The third method of securities regulation, of course, is enforcement, against anyone for fraudulent practices in securities transactions and against issuers and securities professionals for failure to comply with the registration regimes applicable to them. The new Uniform Act continues the enforcement powers of the state securities regulators contained in the 1956 Act with some enhancements. Enforcement includes civil and criminal actions in the courts and administrative proceedings. The new Act authorizes the state securities administrator to issue, under appropriate procedures, cease and desist orders for violations of the Act, and authorizes courts to enforce such orders. Also contained in the Act are authority for conduct of investigations and issuance of subpoenas and provision of assistance to securities regulators in other jurisdictions The Act also includes civil liability provisions for defrauded persons to obtain damages or rescission that are substantially the same as in the 1956 Act, except that the statute of limitations is lengthened to be the same as the federal statute of limitations for securities fraud liability.

Fraud in connection with securities is a broadly defined term under both federal and state securities law, and the 2002 Act preserves that breadth. In fact, the applicability of the anti-fraud provisions has been expanded by having moved some exclusions from definitions in the 1956 Act to exemptions from registration in the 2002 Act. The antifraud provisions in the Act apply within the state equally to state registered entities and persons, to federal covered investment advisers, and to anyone in connection with transactions in any securities, including federal covered securities.

The definition of “security” largely determines the scope of the Act. The new Act tracks the definition of “security” in federal law, with some additional explicit language to make clear that the Act applies to uncertificated as well as certificated securities, to interests in limited partnerships and limited liability companies, and to investments in viatical settlements of insurance contracts, as to which there has been evidence of abuses. The Act also codifies a generally accepted definition of an “investment contract”, a term included in the federal and state definition of “security”, for the assistance of state courts. Following federal law, interests in pension plans subject to ERISA are excluded from the definition of “security”, as are insurance contracts which are also regulated under other law.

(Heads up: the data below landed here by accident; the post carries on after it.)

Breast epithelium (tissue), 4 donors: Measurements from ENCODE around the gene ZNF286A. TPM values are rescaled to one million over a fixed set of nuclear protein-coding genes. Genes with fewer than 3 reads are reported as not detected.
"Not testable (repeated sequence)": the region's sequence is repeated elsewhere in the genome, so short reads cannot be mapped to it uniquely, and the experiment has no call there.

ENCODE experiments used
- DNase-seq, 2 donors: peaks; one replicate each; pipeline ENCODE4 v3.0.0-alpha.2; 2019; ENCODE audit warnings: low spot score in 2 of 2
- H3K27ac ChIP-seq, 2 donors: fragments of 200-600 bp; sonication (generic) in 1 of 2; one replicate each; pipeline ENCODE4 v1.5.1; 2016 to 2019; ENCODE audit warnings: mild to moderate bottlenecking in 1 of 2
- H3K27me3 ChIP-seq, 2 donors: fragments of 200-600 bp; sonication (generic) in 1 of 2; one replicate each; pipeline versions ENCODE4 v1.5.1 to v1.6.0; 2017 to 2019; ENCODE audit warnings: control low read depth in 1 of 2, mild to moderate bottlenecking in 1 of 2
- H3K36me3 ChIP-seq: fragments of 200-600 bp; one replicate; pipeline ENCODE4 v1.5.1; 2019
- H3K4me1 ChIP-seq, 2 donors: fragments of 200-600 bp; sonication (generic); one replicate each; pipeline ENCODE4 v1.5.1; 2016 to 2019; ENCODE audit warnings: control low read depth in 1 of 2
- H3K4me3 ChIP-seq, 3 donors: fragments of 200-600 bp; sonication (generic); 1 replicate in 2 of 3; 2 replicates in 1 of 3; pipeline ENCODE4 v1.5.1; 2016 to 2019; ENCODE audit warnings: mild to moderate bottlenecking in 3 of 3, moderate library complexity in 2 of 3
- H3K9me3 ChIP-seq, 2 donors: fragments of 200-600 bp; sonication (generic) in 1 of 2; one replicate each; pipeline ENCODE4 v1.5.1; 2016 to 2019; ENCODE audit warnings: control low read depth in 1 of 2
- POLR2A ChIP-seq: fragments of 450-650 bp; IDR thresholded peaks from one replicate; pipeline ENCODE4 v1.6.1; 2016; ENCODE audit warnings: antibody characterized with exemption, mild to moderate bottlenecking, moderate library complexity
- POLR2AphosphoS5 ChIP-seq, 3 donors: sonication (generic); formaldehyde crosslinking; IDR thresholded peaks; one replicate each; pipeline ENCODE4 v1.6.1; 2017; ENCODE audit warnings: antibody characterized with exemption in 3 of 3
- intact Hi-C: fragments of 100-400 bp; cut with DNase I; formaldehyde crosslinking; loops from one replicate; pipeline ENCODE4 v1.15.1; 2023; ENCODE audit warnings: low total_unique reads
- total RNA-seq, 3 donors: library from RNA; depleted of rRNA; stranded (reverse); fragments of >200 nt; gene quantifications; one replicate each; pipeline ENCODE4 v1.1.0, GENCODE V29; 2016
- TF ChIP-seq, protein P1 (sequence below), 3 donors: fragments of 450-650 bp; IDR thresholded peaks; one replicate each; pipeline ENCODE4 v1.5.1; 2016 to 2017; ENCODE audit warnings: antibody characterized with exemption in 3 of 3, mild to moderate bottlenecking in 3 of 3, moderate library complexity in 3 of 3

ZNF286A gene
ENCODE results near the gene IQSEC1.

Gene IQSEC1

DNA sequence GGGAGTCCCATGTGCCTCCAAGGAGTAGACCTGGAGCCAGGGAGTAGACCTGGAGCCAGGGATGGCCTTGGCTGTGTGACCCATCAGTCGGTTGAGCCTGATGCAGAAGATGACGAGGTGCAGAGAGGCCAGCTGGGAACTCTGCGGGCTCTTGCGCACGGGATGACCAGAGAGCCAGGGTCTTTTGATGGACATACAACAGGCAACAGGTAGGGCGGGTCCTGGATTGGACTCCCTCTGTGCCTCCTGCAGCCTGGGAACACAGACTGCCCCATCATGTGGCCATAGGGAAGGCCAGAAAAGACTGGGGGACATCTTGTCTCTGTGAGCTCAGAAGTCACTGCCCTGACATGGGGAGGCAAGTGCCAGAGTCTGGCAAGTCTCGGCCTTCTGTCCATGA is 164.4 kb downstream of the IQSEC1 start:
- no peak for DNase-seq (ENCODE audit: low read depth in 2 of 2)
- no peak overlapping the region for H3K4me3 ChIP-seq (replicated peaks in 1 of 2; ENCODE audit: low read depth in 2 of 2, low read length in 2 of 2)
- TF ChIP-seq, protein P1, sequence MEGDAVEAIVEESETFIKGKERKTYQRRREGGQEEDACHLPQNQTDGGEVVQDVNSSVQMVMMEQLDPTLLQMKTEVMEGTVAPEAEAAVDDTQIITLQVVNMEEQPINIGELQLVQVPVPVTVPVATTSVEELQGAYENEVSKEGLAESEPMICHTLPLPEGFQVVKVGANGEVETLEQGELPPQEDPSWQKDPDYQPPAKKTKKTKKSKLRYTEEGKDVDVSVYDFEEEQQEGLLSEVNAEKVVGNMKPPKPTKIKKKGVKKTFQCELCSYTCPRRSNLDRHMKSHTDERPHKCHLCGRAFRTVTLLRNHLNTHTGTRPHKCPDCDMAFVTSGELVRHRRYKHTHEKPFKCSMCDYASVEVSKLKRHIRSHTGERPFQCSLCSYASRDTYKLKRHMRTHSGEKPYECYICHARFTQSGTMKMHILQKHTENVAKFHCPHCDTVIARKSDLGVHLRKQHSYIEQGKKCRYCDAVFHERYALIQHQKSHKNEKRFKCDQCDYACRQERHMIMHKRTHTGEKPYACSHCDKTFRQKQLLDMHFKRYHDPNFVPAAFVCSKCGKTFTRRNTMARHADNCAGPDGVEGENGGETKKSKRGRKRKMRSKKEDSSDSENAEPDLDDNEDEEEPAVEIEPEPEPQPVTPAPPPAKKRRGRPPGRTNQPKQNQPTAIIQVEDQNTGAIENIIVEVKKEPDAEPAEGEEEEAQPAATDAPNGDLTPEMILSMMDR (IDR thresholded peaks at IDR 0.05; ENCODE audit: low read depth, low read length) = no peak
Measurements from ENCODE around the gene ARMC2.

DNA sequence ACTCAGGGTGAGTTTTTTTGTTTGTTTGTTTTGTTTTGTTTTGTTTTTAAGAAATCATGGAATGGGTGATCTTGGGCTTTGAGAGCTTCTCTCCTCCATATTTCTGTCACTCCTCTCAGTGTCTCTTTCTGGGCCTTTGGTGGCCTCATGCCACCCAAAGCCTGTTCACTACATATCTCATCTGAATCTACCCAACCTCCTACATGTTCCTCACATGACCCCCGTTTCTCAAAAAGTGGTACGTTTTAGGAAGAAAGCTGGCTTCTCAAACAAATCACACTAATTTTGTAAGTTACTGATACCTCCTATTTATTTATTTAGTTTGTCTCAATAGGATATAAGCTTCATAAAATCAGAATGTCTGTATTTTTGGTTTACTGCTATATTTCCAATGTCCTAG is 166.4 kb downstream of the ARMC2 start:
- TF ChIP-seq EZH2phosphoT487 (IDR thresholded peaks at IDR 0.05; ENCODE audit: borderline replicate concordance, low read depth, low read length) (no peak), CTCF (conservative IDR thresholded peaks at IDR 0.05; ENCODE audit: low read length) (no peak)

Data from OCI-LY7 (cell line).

The new Act, as did the 1956 Act, leaves open for resolution state by state whether variable annuity contracts issued by insurance companies should be excluded from the definition of “security”. Variable annuities, which operate like and compete with mutual fund investments, are securities under federal law. Because the separate accounts of insurance companies that issue variable annuities would likely be registered with the SEC as investment companies, they would under NSMIA be federal covered securities not subject to state registration. Including them within the definition of security would have the effect of making their sale subject to the notice filing and antifraud provisions of the 2002 Uniform Act and require agent registration for their sellers.

While not strictly related to enforcement, it is worth noting that the 2002 Uniform Act contains a new provision that would authorize the state securities administrator to develop and implement programs for investor education, with particular emphasis on the prevention and detection of securities fraud. The new Act also creates a Securities Investor Education and Training Fund to support such a program, the funding of which is left to state by state determination. These initiatives are in recognition that financial literacy is increasingly important as participation in the country’s equity markets has significantly broadened.

Coordination and Uniformity

In NSMIA, Congress declared that its policy is to increase Federal and State cooperation in securities matters. To implement this, it instructed the SEC, at its discretion, to cooperate, coordinate and share information with state securities regulators so as to maximize effectiveness of securities regulation, maximize uniformity in federal and state regulatory standards, and minimize interference with the business of capital formation, including sharing of information regarding registration or exemption of securities issues and development and maintenance of uniform securities forms and procedures. Congress made it explicit that the policy it enunciated was not intended to be preemptive of state law.

The 2002 Uniform Securities Act responds to this federal initiative by containing a provision that contains a reciprocal instruction, in substantially the same language, from the state legislature to its securities administrator. Thus,

upon enactment of the 2002 Act, both the federal and state regulators would have the same marching instructions from their respective legislatures to make securities regulation as efficient, effective and coordinated as practicable in the public interest and for the protection of investors. For this to happen both federal/state coordination and uniformity among the states must be the objectives. The 2002 Uniform Act provides a platform for these to occur at the state level.